The term was meant to clarify where these people stood in the organization, Herbalife CEO Michael O. Johnson said in a second quarter earnings call with analysts. Criticisms of the company’s business model have focused on this group, and whether they are induced to make large investments in products which they cannot ultimately resell.
“It's really a sense of substitution of the term ‘member’ for the term ‘distributor,’ recognizing that the majority of people who historically completed a distributor application are joining for the purpose of a wholesale discount. They have no intention of doing the business as you know over 70% people did not. So, this change is simply reflective of the reality of our business and is intended clarity to an existing situation,” Johnson said.
“These changes will help clarify misinformation introduced into the market and spread to special interest groups here in America who have been badly deceived about how our business really works,” he said.
No auto ship to customers
Some other MLMs set up auto ship agreements with members of their sales organzations that might be analogous to Herbalife’s redesignated group to encourage large, discounted, regular shipments of products. It’s not a model Herbalife intends to adopt, said president Des Walsh. Walsh said the company bases its business on face-to-face interaction, a sales method supported by the fairly new innovation of nutrition clubs, which for the most part are small storefronts leased by distributors as platforms to build their individual businesses.
“In our business it's all about the personal interactions between a distributor and their customers. And so from that perspective the idea of simply product shipping automatically just doesn't automatically gel with that. We want to encourage regular contact,” Walsh said.
Strong quarter for growth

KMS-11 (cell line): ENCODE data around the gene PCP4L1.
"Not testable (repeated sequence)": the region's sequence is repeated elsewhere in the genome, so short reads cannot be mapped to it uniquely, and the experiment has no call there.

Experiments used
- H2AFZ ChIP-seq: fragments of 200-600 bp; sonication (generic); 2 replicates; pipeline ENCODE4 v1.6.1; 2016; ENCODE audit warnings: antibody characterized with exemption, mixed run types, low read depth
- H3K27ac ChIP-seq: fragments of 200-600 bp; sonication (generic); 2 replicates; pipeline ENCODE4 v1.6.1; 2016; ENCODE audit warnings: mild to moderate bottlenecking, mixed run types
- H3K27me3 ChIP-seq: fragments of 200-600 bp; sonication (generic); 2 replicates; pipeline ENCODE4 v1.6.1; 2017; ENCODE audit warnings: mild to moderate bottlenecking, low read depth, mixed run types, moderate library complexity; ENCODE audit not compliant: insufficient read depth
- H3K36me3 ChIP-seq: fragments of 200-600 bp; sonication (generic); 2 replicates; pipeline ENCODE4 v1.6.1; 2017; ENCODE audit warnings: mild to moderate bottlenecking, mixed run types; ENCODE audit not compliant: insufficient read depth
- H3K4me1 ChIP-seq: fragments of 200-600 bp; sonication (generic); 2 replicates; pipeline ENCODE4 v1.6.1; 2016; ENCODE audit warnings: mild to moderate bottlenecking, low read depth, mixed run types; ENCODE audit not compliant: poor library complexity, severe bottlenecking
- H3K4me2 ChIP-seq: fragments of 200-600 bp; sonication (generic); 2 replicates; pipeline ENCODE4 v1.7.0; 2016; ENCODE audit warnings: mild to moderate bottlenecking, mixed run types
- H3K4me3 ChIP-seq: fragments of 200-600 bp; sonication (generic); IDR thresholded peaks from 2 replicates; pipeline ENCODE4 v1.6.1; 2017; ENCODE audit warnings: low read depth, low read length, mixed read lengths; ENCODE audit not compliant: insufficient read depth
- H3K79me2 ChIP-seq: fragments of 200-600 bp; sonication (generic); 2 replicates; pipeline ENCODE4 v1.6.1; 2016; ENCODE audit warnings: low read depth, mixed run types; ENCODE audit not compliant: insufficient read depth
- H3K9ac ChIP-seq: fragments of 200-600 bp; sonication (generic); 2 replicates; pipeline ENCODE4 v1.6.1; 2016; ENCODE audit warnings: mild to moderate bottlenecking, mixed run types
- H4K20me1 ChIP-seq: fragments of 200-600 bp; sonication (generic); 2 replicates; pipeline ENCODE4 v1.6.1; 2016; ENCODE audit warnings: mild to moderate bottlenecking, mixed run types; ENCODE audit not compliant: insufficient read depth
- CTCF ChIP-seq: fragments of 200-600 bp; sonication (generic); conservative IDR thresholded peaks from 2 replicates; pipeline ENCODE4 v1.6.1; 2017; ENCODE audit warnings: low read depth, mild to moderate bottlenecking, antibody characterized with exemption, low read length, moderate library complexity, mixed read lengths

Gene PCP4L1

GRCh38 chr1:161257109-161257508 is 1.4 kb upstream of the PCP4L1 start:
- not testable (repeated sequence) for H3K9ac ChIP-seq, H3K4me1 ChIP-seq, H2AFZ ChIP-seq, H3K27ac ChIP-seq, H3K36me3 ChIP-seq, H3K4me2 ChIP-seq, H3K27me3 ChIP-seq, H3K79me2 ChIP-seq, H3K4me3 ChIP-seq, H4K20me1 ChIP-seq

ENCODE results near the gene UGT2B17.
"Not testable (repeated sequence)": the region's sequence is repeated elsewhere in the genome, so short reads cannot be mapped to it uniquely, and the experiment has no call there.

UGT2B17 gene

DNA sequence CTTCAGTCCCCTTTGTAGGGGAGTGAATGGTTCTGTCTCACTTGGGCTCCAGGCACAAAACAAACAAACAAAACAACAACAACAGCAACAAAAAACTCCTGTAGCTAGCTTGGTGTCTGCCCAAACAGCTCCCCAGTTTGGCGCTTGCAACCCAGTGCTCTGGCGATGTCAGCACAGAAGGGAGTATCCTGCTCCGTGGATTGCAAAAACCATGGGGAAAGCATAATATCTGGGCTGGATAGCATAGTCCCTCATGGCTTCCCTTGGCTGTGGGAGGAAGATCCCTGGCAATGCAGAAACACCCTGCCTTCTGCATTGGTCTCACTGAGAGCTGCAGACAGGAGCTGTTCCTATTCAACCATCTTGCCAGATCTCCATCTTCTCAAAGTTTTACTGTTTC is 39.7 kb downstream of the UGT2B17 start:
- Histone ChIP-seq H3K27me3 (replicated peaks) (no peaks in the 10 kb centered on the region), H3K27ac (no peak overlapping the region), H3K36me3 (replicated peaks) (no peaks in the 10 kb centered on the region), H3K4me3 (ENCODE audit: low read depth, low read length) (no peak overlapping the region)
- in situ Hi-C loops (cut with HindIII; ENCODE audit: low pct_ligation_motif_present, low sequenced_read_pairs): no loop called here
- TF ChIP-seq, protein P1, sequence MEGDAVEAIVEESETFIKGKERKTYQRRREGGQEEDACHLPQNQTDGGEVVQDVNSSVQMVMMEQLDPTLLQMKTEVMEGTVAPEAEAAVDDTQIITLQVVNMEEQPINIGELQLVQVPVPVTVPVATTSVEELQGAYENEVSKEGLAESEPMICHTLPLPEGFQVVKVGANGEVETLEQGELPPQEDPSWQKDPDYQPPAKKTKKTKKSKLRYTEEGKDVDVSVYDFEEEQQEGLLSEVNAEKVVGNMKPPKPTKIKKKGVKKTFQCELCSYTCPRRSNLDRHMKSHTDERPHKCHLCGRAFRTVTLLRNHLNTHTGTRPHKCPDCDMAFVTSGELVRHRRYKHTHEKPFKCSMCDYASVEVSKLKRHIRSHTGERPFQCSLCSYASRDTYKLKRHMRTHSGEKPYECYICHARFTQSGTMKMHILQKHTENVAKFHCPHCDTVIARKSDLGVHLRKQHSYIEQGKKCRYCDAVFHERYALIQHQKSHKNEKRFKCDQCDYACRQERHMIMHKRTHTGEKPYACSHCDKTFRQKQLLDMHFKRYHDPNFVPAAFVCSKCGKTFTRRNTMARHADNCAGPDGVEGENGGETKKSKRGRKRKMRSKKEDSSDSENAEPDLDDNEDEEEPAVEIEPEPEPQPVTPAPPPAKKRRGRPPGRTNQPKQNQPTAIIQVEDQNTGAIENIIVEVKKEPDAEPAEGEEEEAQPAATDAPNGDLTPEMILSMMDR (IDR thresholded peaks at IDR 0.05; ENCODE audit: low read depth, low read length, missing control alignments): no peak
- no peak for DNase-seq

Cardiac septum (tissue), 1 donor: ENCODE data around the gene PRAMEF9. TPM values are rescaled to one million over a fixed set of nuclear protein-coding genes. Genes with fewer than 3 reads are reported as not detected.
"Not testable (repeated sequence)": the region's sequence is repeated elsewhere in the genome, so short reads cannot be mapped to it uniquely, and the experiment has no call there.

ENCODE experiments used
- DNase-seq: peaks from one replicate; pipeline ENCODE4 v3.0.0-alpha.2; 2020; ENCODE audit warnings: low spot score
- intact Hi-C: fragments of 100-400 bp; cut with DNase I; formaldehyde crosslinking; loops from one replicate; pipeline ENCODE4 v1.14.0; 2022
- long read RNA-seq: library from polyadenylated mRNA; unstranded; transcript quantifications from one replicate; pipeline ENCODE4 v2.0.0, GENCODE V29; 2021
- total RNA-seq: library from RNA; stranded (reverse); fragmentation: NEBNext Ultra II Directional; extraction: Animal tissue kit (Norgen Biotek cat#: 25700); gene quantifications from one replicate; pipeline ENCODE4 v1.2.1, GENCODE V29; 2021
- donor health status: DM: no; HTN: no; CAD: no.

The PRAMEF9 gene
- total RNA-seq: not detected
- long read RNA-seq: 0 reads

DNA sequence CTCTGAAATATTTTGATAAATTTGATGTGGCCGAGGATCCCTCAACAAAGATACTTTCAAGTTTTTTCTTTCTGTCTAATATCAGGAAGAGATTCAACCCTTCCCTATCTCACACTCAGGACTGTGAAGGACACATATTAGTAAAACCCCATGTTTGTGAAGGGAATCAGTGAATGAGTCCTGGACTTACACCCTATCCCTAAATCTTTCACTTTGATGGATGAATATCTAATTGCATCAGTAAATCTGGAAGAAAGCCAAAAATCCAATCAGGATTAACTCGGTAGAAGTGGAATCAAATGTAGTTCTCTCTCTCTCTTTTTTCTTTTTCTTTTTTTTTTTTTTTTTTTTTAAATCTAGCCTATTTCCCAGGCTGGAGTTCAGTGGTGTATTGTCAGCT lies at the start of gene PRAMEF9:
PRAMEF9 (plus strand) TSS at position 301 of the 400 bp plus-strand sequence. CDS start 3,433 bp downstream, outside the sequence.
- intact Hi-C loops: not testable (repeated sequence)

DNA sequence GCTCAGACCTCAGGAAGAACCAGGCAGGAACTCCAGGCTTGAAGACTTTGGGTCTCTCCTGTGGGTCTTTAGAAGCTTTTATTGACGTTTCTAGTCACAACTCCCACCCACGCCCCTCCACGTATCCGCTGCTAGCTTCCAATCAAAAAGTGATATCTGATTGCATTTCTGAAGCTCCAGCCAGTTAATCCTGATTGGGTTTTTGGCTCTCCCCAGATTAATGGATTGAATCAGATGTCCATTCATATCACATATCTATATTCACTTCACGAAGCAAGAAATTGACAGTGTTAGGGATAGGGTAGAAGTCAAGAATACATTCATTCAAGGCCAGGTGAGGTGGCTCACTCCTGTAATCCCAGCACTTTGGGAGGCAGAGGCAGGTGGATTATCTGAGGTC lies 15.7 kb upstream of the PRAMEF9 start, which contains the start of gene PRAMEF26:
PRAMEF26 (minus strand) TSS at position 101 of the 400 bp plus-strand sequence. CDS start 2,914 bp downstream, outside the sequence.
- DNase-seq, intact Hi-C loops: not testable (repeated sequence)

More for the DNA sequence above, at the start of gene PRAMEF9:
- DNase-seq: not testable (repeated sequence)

The renaming announcement came in another statement of record earnings by the company. The company recorded $1.2 billion in net sales in the quarter, a year-over-year rise of 18%. Volume grew in all of Herbalife’s markets, with China rising 49% and South America increasing 33%.
As far as individual products are concerned, sales of Herbalife’s leading product, its Formula 1 meal replacement shake, increased 16%. And the company’s Herbalife 24 sports nutirition line is giving rise to a new business model that expands beyond the nutrition club idea, Johnson said.
“Herbalife 24 is emerging as a product and a brand for endurance athletes and those looking for great sports nutrition. There are now Fit Club business models based on Herbalife 24 that are creating opportunities for a whole new generation of Herbalife customers and distributors,” Johnson said.
Johnson said there has been an upside the stock price turmoil that the company has experienced that began when influential analyst David Einhorn asked a couple of pointed questions in an earnings call a couple of years ago and accelerated more recently when money manager Bill Ackman famously took his huge short position on the company’s stock. The upside, Johnson said, is that many independent firms have researched the company’s business practices and in his view have validated what management has been saying all along.
“We also believe that through the in-depth research conducted by so many firms, the investment community as a whole has come to the same conclusion that we already knew. Herbalife is a sustainable, financially strong company with a robust consumer base, loyal to our high quality nutritional products,” he said.